Last night was another great effort put forth by the Canes, however, they came away with nothing to show for it. It was the similar feeling to earlier in the season when the Canes would blow one-goal leads in the third and ultimately end up losing the game.
Many times this season the Canes have seen winnable games evaporate away because of scoring issues, mental mistakes, defensive zone errors and the occasional soft goal. Last night was no different as two botched defensive plays and an inability to convert on prime chances sunk the Canes. The sad part is—almost everyone watching knew it was going to happen at the end of the second when the Penguins went on a long 5v3 PP.
The Canes looked very strong for most of the game actually. I was impressed with how fast they were transitioning the puck, the fore-check/neutral zone pressure and the pace overall. The hustle and effort they were putting forth showed too—the Canes had 14 takeaways around the mid-point of the game.
In fact, the Canes dominated the pace so much that the Penguins had more blocked shots than they did shots on Ward half way through the game. While I might be 1-2 off, around the 12 minute mark in the second they had 17 blocked shots and only 11 SOG. The Canes had played aggressive and drew 5 penalties from the Penguins in the first half of the game too—three on Malkin and two on Crosby.
Speaking of blocked shots, this was probably one of the main reasons that the Penguins were able to skate away with a win last night. They had a total of 25 blocks which is more than the total amount of shots they had on Ward (22). In fact, their PK had some huge blocks as they were able to kill four of the five penalties. Many of the times when the Canes had the Penguins scrambling, they were able to find ways to prevent the puck from getting to the net.
The Canes need to do a better job of getting pucks through traffic and to the net overall. The ability to get the puck to the net was the deciding factor that cost the Canes offensively and defensively. The defensive aspect isn't much of a surprise, as the Canes have had issues with deflections, screens and pucks finding twine through traffic through extended stretches this season.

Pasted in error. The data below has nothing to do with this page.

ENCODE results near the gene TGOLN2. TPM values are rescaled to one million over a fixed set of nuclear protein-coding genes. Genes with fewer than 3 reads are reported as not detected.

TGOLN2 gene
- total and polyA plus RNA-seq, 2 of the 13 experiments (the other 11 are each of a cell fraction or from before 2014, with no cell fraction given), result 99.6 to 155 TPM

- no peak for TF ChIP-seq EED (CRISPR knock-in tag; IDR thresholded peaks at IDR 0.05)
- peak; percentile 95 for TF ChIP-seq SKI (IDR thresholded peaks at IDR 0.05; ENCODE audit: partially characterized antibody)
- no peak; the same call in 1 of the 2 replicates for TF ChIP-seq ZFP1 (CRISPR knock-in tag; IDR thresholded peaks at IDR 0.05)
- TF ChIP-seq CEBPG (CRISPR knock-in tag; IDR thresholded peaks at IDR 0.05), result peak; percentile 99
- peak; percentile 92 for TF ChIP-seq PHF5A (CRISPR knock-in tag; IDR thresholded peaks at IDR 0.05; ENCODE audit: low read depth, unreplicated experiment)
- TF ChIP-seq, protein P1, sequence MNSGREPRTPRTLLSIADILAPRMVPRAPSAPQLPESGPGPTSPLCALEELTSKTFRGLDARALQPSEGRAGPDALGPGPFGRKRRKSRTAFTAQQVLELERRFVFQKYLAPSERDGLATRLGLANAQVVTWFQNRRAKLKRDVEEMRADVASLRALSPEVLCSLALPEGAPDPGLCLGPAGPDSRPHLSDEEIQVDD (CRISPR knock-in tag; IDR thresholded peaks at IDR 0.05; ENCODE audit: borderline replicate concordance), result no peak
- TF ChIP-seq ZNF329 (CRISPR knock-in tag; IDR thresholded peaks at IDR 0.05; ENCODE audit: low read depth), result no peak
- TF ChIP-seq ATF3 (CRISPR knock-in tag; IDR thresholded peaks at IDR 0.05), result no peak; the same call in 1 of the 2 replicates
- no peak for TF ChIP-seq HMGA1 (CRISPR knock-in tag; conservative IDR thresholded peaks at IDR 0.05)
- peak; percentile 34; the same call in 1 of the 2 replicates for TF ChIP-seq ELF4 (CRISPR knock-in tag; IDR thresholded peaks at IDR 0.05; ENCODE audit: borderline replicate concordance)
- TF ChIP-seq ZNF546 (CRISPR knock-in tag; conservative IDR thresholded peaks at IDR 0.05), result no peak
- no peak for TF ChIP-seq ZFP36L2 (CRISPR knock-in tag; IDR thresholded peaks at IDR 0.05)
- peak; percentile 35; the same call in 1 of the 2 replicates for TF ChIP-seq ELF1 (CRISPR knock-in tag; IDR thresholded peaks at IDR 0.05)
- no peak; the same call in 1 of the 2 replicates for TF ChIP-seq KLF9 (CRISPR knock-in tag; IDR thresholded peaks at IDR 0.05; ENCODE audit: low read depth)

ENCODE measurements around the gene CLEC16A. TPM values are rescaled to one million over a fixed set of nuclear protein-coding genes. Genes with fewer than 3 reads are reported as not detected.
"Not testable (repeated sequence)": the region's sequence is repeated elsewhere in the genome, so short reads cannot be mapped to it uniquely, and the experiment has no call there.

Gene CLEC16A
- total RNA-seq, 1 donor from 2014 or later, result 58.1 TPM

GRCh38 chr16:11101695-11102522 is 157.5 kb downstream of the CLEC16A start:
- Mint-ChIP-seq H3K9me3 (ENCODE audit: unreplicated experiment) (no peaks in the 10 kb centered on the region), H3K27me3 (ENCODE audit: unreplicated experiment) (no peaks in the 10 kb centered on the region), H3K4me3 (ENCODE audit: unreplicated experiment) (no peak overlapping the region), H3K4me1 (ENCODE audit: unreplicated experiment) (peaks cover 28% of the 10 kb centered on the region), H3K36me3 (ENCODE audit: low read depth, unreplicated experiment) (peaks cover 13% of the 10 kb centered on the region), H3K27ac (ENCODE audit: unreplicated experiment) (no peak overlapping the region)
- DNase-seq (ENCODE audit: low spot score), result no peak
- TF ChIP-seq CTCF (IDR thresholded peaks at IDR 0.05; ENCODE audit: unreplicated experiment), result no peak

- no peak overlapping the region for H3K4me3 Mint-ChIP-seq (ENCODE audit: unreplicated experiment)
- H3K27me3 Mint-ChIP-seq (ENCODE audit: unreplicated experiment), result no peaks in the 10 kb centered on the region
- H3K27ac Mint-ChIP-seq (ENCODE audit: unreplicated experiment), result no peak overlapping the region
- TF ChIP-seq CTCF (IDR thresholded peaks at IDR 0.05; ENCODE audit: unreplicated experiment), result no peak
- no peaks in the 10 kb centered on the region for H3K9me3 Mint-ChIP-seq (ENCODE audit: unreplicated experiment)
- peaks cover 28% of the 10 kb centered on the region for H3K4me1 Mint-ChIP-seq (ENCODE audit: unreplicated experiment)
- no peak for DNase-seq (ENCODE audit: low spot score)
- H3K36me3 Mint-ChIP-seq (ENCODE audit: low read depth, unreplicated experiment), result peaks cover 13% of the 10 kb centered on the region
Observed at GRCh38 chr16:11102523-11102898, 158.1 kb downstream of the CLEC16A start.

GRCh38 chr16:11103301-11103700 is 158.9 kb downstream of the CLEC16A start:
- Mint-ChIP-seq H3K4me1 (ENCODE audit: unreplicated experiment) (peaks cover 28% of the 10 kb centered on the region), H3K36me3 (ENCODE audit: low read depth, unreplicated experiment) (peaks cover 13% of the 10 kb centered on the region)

The Penguins saw two of their three goals come off of deflections from guys that were within 3 feet of the crease. Granted, the Crosby goal was on a 5v3 PP opportunity, however, the Penguins still had two players providing a double screen in front of Ward with no D to help. The result was a Crosby deflection goal that many NHL spectators have seen over and over again.
The one interesting thing that stood out to me was the turnovers as a result of playing a faster pace. The Canes typically do a decent job of limiting their turnovers, however, last night they had 21 giveaways.
This has been an issue that I’ve noticed more recently as the Canes continue to miss wide open guys and have unforced turnovers with the puck. Since the 5-day break, the Canes have struggled with making “tape to tape” passes and some of the errant plays have cost them. Last night, I think they missed out on a few scoring chances because they were simply trying to move “too fast.”
Victor Rask continues to struggle to find his game. In his past 14 games, he has no points and is a minus 10. He was the direct reason for the Penguins third goal, as he lost Malkin off a defensive zone face-off and Malkin finished the play off with a slot feed from Hagelin. Rask continues to appear to be less concerned with playing sound defense consistently as he continues to spiral offensively.
Rask and his offensive production problems aren’t a result of a lack of chances either. He has had plenty of opportunities, as well as set up teammates with some great feeds. It leads me to believe that at some point, something has to go his way.
In fact, he is so cold right now that he had one shot at an open net that was saved. He found a loose puck sitting in the crease unknown to Murray on his blocker side and fired it but Murray was still able to catch the puck (YES, he actually caught it was his blocker hand). It was the type of save regardless of the whistle blowing the play dead that just made your eyes pop out of your head.
Moving forward the Canes schedule will really start to pick up soon. Perhaps the slowness and lack of consistency of playing in games from mid-January to now hurt the Canes. Hopefully, now that they will be playing much more consistently they will find some fire again.
Yesterday, I talked about the Canes scoring woes and mentioned the amount of games they’ve had against back-up goalies. Given this, I decided to start crunching some numbers to have some data. Tomorrow, I am hoping to have a write-up analyzing the goaltending match-ups the Canes have faced this year.